Akasha Fire Within Amber Ale

Total Score: 7.75/10 Earth1HopFlower1Nut1Nonicpint1

Back again with Akasha, this time it’s their Fire Within Amber Ale, which was kindly gifted to me by the local Akasha rep (see doing reviews sometimes has its perks). That said I’m never one to give a beer an easy ride simply because it’s a freebie. Nope, the inner critic in me never dies, like a little Jay Sherman inside of me it doesn’t hesitate to cry out “It stinks!” if a beer is bad or amiss, fear not dear reader. Nevertheless I am a fan of Akasha’s brews and their “take no prisoners” approach to dry hopping all their beers, there’s something to be said about a classic West Coast IPA that is packed to the rim with Yakima Valley’s finest – it’s really quite breathtaking.

Poured from a 375ml can into a nonic pint.

A: Pours a hazed deep copper/caramel body with a nice 1.5 centimetre Ecru-coloured cappuccino foam head that leaves lace scrawl-work on the side of the glass as it goes down. She’s a beaut, there’s no doubt about it. 8/10.

S: Piney/earthy hops mingle with a dusty/roasted and nutty malt profile that really encapsulates the American Amber Ale style rather eloquently. If one needed to find an example of a typical American Amber, this beer would prove an excellent representation of the style so far. 9/10.

T: Flavour leans heavy on that dusty/roasted/nutty malt profile with a dry cracker base in there as well, those piney/earthy hops take a bit of a back seat and we end up with an almost mild piney bitterness in the finish tempered by a long cracker dryness. Fire Within is pretty spot-on and this is a good American Amber profile, but it’s missing a bit of hop punch I’ve come to expect from Akasha now in the flavour department. 7/10.

M: Almost medium bodied with a nice creamy medium carbonation, pretty good here too, not much to fault. 8/10.

D: Overall this was a decent American Amber, it definitely had that real earthy/dirty/malt character you would come to expect given the style, yet I was found wanting purely because of Akasha’s own oeuvre of excellent hopped beers that I’ve had previously. Compared to them I was missing that big hop kick, and whilst this was no shrinking violet – a bit more hops wouldn’t have gone amiss. Still I do enjoy a good earthy Ale on a cold winters day, so time and place is the key here with Akasha Fire Within Amber Ale. 8/10.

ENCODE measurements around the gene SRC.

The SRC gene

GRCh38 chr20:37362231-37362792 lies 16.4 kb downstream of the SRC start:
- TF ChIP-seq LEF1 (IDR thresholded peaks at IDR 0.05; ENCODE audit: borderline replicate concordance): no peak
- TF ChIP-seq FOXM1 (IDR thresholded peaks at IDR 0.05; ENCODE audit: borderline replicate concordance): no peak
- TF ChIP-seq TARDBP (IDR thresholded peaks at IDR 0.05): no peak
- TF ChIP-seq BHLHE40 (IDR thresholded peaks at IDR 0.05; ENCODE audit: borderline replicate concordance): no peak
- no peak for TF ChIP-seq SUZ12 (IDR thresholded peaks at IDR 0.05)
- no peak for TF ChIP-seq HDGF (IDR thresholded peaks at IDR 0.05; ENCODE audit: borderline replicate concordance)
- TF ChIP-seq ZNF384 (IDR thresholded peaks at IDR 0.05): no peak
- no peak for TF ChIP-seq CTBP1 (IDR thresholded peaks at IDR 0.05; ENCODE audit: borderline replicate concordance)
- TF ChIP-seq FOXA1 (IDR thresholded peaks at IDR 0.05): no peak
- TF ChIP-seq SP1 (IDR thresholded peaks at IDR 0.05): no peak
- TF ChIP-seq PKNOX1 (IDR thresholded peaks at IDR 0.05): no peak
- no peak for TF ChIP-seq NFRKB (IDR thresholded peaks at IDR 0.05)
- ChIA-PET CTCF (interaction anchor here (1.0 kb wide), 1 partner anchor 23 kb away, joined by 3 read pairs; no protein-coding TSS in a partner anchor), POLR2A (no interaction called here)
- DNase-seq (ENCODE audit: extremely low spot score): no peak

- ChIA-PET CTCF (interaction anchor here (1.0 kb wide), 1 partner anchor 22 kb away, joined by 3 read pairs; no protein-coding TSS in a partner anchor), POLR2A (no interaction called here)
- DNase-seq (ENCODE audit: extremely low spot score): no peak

Food match: Earthy stuff: Stews, sage and mushrooms would be my picks.


Bacchus Brewing Peanut Butter Jelly Time!!!

Total Score: 7.95/10 Nut1Raspberry1Bread1Tulipglass1

If this beer doesn’t conjure up the crazy image of Brian the dog (of Family Guy) dancing with maracas in a banana outfit I don’t know what will. It’s “Peanut Butter Jelly Time!!!”, and another Bacchus brew for me to review – yes I’ve taken a shine to the mad science of Mr. Ross Kenrick and Co. Peanut Butter Jelly Time!!! (or PBJT!!! for brevity) is an American Amber Ale brewed with: Peanuts, raspberry, oats, lactose, and the usual suspects. I’m envisioning a cross between a PB&J sandwich and a jelly (jam in Oz) donut… oh yeah, and beer of course. Will it be as great as Snickers (and Barosski) my Bacchus favourites? Or will it be one of those Island of Dr. Moreau types that they sometimes release? My money is on the former.

Poured from a 500ml bottle into a Duvel tulip.

A: Hazed caramel-tinged amber body with a thin beige head that retains OK. Looks right for an amber ale, the body colour is rather appealing, so without much ado I’m going to tuck in now. 7/10.

S: Raspberry jelly (jam) straight up makes it come across as the stuff you spread on toast if you’re into that sort of thing (aint no toast in my life anymore). Nutty peanut hints remind me of Bacchus’s own Peanut Brittle Gose, it’s got that toffee note as well. Bit of bread in there as well. Aroma sits on the sweeter side of the fence and I wonder how Bacchus is going to balance it all out. 8/10.